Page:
TABLE 1
Example diagnostic data in one embodiment
ECID RID Timestamp UserID Service Name Method Message Level
B5C094FABE4AE8 0 2015-10-13T21: User 1 /MyApps get Entry, args=[ { “Id” : 1
32:44.880Z “C123456789AB” }]
B5C094FABE4AE8 0 2015-10-13T21: User 1 /Admin get Entry, args=[ 1
32:44.881Z “C123456789AB” ]
B5C094FABE4AE8 0 2015-10-13T21: User 1 /Admin get Fetching appRoles for 1
32:44.882Z User “User 1”.
B5C094FABE4AE8 0:1 2015-10-13T21: User 1 /Admin/Users get Entry, args=[ 1
32:44.883Z “C123456789AB”,
“attributes=appRoles” ]
B5C094FABE4AE8 0:1 2015-10-13T21: User 1 /Admin/Users get Entry, args=[ 1
32:44.884Z “C123456789AB” ,
“attributes=appRoles” ]
B5C094FABE4AE8 0:1 2015-10-13T21: User 1 /Admin/Users get Exit, returning “{ 1
32:44.885Z “Id : “C123456789AB”
, “appRoles” : [
{ “value” :
“C5C094FABE4AF9”>
, ”$ref” :
“admin/v1/AppRoles/C5C
094FABE4AF9”
, ”display” :
“myMCS_Users”
, “type” : “direct”
, “appID” :
“A0123456789A”
, “appName” : “myMCS”
, “adminRole” : false
}.
{ “value” :
“D5C094FABE4D01”
, ”$ref” :
“/admin/v1/AppRoles/D5C
094FABE4D01”
, ”display” :
“myDCS_ROUsers”
, “type” : “direct”
, “appID” :
“D0123456789D”
, “appName” : “myDCS”
, “adminRole” : false
}.
{ “value” :
“EF31094FABE4D02”
, “$ref” :
“/admin/v1/AppRoles/EF3
1094FABE4D02”
, “display” :
“myDCS_RWUsers”
, “type” : “direct”
, “appID” :
“D0123456789D”
, “appName” : “myDCS”
, “adminRole” : false
}
]
}”
B5C094FABE4AE8 0:1 2015-10-13T21: User 1 /Admin/Users postGet Entry,
32:44.886Z args=[“C123456789AB” ,
“attributes=appRoles” ]
B5C094FABE4AE8 0:1 2015-10-13T21: User 1 /Admin/Users postGet Adding public AppRoles:
32:44.887Z “myOSN_User”.
B5C094FABE4AE8 0:1 2015-10-13T21: User 1 /Admin/Users postGet Exit, returning “{
32:44.888Z “id” : “C123456789AB”
, appRoles: [
{ “value” :
“C5C094FABE4AF9”
, “$ref” :
“/admin/v1/AppRoles/C5C
094FABE4AF9”
, “display” :
“myMCS_Users”
, “type” : direct”
, “appID” :
“A0123456789A”
, “appName” : “myMCS”
, “adminRole” : false
}.
{ “value” :
“D5C094FABE4D01”
, “$ref” :
“admin/v1/AppRoles/D5C
094FABE4D01”
, “display” :
“myDCS_ROUsers”
, “type” : “direct”
, “appID” :
“D0123456789D”
, “appName” : “myDCS”
, “adminRole” : false
},
{ “value” :
“EF31094FABE4D02”
, “$ref” :
“/admin/v1/AppRoles/EF3
1094FABE4D02”
, “display” :
“myDCS_RWUsers”
, “type” : “direct”
, “appID” :
“D0123456789D”
, “appName” : “myDCS”
, “adminRole” : false
}.
{ “value” :
“05123456789A”
, “$ref” :
“/admin/v1/AppRoles/0512
3456789A”
, “display” :
“myOSN_User”
, “type” : “indirect”
, “appID” :
“0123456789A0”
, “appName” : “myOSN”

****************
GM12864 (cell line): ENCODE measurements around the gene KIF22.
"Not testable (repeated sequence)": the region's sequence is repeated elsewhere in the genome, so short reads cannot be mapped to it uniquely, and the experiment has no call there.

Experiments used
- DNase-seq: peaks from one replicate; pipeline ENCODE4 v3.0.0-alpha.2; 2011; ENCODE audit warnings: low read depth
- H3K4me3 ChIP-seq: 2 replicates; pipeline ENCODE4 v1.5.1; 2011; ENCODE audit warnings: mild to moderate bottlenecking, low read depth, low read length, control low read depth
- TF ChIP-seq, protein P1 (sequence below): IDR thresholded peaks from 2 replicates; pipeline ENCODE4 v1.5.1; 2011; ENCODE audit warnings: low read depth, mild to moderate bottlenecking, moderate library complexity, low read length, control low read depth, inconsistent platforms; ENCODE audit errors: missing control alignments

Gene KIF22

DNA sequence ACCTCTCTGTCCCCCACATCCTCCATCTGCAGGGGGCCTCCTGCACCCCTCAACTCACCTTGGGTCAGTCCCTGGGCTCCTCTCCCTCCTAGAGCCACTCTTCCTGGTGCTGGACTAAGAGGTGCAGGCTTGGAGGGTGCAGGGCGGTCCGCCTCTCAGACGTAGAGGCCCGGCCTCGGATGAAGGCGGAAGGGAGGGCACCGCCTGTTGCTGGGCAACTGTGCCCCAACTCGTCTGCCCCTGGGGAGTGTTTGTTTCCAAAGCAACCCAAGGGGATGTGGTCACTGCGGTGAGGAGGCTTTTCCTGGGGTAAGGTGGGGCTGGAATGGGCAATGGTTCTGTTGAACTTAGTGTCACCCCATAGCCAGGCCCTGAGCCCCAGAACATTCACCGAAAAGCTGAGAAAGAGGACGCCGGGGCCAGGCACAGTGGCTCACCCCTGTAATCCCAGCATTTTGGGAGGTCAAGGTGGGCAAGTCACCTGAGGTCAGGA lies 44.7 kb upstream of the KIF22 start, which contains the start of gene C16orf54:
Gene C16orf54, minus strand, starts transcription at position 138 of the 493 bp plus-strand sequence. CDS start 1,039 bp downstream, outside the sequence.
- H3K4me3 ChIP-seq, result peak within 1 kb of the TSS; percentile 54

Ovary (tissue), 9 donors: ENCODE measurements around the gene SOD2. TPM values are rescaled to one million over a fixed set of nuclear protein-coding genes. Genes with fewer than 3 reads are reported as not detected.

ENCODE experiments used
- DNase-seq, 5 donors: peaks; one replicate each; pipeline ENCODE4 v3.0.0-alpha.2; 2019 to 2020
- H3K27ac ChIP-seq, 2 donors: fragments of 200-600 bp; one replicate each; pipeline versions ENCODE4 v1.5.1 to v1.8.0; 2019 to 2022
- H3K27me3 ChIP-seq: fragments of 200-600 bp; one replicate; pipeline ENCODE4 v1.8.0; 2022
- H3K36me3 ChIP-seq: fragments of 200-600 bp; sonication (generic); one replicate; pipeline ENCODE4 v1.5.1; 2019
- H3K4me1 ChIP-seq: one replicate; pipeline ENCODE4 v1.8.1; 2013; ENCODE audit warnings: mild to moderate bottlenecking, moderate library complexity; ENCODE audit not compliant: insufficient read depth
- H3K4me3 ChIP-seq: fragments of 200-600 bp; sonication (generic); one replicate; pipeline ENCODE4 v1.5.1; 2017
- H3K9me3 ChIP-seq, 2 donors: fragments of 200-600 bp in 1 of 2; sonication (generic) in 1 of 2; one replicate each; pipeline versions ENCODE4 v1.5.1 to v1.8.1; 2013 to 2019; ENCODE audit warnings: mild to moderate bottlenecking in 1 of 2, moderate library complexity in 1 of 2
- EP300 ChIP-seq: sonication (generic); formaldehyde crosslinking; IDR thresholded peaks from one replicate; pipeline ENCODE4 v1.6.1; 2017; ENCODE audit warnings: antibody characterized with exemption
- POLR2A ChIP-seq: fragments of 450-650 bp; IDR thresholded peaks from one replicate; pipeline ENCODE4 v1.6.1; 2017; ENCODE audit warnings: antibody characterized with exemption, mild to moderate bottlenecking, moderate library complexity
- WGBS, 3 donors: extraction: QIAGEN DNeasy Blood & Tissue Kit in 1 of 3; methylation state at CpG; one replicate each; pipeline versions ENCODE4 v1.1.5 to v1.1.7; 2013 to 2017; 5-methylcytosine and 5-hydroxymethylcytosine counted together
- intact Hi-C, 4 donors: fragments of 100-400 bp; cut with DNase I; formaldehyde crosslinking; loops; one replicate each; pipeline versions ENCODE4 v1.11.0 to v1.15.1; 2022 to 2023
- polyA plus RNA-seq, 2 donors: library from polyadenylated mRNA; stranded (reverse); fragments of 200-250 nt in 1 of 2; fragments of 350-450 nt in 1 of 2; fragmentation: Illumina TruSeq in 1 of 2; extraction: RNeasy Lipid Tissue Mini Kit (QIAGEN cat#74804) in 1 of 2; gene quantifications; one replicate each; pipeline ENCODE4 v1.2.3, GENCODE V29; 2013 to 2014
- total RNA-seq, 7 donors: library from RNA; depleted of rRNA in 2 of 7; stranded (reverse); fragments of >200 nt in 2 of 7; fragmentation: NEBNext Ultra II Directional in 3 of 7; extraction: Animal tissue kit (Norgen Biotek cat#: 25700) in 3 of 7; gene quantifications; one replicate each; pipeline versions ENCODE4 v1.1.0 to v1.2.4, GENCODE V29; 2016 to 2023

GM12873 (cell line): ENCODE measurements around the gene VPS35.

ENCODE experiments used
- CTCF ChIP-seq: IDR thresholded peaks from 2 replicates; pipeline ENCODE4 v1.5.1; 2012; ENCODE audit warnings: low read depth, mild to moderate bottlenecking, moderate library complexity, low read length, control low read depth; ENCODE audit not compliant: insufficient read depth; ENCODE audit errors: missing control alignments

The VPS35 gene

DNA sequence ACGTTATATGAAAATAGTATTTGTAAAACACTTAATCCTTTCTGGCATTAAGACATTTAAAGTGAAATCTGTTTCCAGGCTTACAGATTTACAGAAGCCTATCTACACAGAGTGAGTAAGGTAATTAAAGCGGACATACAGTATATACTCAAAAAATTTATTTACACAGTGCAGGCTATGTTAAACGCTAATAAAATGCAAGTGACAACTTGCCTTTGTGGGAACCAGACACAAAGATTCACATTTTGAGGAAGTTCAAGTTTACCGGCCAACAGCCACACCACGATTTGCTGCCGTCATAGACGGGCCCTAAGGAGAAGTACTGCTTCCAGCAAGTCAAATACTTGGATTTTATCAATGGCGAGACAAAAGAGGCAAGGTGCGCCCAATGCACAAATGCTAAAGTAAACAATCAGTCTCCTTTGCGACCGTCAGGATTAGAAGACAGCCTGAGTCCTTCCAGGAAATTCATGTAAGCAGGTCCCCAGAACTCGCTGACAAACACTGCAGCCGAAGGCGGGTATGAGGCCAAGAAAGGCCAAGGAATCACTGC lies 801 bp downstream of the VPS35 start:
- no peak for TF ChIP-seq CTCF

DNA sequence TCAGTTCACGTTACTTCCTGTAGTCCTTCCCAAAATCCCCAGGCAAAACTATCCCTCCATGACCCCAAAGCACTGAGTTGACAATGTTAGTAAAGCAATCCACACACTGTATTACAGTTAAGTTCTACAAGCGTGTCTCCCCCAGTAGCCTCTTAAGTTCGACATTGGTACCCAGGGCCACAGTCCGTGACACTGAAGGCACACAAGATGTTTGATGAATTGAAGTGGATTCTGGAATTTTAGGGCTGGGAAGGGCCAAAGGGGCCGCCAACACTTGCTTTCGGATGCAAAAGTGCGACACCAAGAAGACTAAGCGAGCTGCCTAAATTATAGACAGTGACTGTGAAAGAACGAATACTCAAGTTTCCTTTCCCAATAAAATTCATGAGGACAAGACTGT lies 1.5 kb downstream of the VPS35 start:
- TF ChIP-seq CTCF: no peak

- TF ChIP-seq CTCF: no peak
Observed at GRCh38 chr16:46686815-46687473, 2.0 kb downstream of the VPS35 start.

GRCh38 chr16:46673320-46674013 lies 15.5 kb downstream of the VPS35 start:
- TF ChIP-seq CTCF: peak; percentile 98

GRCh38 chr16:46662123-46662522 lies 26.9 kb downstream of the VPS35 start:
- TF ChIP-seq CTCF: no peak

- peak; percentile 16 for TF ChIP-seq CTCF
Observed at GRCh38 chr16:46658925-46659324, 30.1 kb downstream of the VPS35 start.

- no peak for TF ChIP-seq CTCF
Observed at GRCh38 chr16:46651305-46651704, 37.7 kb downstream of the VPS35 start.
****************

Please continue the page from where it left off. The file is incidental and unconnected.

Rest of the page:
, “adminRole” : false
}
]
}”
B5C094FABE4AE8 0 2015-10-13T21: User 1 /Admin get Examining AppRoles to
32:44.889Z accumulate distinct
Apps....
B5C094FABE4AE8 0 2015-10-13T21: User 1 /Admin get Examining AppRole
32:44.890Z “myMCS_Users”:
Adding App “myMCS”.
B5C094FABE4AE8 0 2015-10-13T21: User 1 /Admin get Examining AppRole
32:44.891Z “myDCS_ROUsers”:
adding App “myDCS”.
B5C094FABE4AE8 0 2015-10-13T21: User 1 /Admin get Examining AppRole
32:44.892Z “myDCS_RWUsers”:
duplicate App “myDCS”.
B5C094FABE4AE8 0 2015-10-13T21: User 1 /Admin get Examining AppRole
32:44.893Z “myOSN_User”:
Adding App “myOSN”.
B5C094FABE4AE8 0 2015-10-13T21: User 1 /Admin/MyApps get Accumulated distinct
32:44.894Z Apps: “myMCS”,
“myDCS”, “myOSN”.
B5C094FABE4AE8 0:1 2015-10-13T21: User 1 MyAppsManager get Exit, returning “{
32:44.895Z Impl “id” : “C123456789AB”
, “apps” : [
{ “value” :
“A0123456789A”
, “$ref” :
“/admin/v1/Apps/A012345
6789A”
, “display” : “myMCS”
},
{ “value” :
“D0123456789D”
, “$ref” :
“/admin/v1/Apps/D012345
6789A0”
, “display” : “myOSN”
}
]
}”
B5C094FABE4AE8 0 2015-10-13T21: User 1 /MyApps get Exit, returning “{
32:44.896Z “id” : “C123456789AB”
, “apps” : [
{ “value” :
“A0123456789A”
, “$ref” :
“/admin/v1/Apps/A012345
6789A”
, “display” : “myMCS”
},
{ “value” :
“D0123456789D”
, “$ref” :
“/admin/v1/Apps/D012345
6789D”
, “display” : “myDCS”
},
{ “value” :
“0123456789A0”
, “ref” :
“/admin/v1/Apps/0123456
789A0”
, “display” : “myOSN”
}
]
}”
In one embodiment, in the diagnostics view, the user has the ability to filter on particular values of ECID or user ID. This helps the user to focus on the diagnostic items related to the problematic operation.
In one embodiment, in the diagnostics view, the user has the ability to select and delete particular diagnostic items, particularly if the list includes diagnostics items that the user no longer needs.